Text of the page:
Ford maintains that arbitration is a better way to resolve disputes. Resolution of claims “should be fair, fast, efficient and proportional to the dispute,” Ian Thibodeau, a Ford spokesman, said in an email. “Arbitration often achieves those goals faster and more effectively than the court system.”
In another recent case, though, a federal judge in Illinois denied a motion by Subaru to compel arbitration for an owner who had signed an arbitration agreement with a dealer. The owner claimed her privacy was violated by Subaru technology designed to tell whether drivers are being attentive. The judge ruled that an agreement between the dealer and the buyer did not apply to disputes with the manufacturer.
Because of its direct sales model, Tesla stands apart from much of the industry, lawyers said.
“Tesla appears to be unique among car companies in their use of arbitration clauses to avoid responsibility in courts of law,” said Donald Slavik, who represents Derrick Monet, whose wife, Jenna Monet, was killed when their Tesla hit a parked fire truck on I-70 in Indiana.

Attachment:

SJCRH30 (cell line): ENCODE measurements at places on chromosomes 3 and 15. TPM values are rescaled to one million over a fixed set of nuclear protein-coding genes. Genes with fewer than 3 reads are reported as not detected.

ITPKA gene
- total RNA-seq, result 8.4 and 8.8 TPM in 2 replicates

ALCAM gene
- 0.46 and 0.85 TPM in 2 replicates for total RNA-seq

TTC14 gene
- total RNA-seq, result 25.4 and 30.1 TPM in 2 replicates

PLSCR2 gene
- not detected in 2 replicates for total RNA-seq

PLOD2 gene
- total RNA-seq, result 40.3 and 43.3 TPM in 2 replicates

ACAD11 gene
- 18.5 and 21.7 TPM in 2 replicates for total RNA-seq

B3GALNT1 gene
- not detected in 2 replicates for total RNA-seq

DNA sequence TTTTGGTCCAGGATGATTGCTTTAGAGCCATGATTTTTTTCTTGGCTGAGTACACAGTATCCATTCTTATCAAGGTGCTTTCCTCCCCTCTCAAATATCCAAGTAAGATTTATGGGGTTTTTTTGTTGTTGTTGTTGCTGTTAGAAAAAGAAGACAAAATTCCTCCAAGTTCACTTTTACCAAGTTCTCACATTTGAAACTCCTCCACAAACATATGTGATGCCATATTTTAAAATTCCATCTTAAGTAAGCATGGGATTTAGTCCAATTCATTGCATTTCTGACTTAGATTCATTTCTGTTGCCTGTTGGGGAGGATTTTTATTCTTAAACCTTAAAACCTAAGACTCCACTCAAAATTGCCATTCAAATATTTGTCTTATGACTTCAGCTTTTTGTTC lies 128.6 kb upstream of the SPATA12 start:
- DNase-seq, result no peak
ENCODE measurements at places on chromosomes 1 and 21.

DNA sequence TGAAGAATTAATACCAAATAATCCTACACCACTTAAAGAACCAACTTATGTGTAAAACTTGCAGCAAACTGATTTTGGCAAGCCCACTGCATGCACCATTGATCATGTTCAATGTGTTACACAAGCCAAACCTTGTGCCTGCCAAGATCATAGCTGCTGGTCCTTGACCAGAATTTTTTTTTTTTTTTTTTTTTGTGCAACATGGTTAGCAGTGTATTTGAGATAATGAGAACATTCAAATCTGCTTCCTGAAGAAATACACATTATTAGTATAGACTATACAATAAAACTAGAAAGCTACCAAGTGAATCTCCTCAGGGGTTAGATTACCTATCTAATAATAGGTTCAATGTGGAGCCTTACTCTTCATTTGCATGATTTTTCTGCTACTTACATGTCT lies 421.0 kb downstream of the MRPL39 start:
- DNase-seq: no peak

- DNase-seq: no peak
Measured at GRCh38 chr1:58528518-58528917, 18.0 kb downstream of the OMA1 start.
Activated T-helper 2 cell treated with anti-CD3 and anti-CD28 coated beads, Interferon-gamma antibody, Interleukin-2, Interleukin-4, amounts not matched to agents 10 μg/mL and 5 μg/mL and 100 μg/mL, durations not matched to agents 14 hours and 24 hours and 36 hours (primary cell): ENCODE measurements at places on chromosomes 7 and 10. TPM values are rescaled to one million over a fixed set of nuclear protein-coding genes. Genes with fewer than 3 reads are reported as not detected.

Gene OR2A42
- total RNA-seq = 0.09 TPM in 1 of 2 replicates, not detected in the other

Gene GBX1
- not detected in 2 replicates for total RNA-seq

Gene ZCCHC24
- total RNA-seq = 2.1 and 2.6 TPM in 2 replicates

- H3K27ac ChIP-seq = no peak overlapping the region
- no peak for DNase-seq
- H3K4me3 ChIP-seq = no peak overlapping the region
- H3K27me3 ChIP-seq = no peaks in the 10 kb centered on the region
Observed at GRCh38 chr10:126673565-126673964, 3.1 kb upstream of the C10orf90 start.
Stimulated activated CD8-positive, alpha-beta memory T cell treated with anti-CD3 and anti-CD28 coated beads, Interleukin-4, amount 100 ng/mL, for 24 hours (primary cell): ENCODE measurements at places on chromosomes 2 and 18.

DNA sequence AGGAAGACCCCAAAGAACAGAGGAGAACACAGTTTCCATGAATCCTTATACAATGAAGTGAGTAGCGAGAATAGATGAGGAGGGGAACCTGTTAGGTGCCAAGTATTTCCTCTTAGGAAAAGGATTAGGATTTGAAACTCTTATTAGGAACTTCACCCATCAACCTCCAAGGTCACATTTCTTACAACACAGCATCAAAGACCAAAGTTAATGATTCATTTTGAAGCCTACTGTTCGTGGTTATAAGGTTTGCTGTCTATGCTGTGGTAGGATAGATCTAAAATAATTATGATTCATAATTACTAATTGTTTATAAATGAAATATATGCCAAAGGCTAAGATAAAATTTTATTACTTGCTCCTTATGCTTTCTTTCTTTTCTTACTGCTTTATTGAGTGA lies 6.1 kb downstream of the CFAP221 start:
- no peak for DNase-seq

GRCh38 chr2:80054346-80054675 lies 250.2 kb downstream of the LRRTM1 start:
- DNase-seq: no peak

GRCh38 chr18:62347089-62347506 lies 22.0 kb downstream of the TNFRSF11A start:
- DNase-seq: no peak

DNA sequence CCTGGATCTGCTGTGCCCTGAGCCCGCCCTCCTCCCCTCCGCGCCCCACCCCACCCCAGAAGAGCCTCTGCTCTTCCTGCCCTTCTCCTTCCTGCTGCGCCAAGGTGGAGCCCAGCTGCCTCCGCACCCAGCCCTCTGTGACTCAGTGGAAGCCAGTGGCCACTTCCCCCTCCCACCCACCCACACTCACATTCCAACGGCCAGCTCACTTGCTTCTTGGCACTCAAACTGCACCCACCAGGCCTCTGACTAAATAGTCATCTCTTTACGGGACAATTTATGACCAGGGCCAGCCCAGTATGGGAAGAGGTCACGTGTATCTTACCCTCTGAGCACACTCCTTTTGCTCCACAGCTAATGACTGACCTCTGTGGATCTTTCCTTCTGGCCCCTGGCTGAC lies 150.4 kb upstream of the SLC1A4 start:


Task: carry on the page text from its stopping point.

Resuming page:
A lawsuit by Mr. Monet, who was seriously injured, attributed the crash to Tesla’s Autopilot system, which can steer, brake and accelerate a car on its own. Tesla, which is contesting the lawsuit, has not yet tried to force the case into arbitration. The company has maintained that Autopilot improves the safety of its cars.
Kristin Hull, chief executive of Nia Impact Capital, an investment firm, has pushed Tesla to eliminate forced arbitration for employees, arguing that it conceals problems investors should know about. In August, almost 40 percent of shareholders supported a resolution proposed by Nia that would have instructed Tesla to study whether forced arbitration affects employees’ ability to seek redress for discrimination or other complaints.
“As investors we don’t have any insight into company culture and what is happening,” Dr. Hull said. “Managers aren’t held accountable.”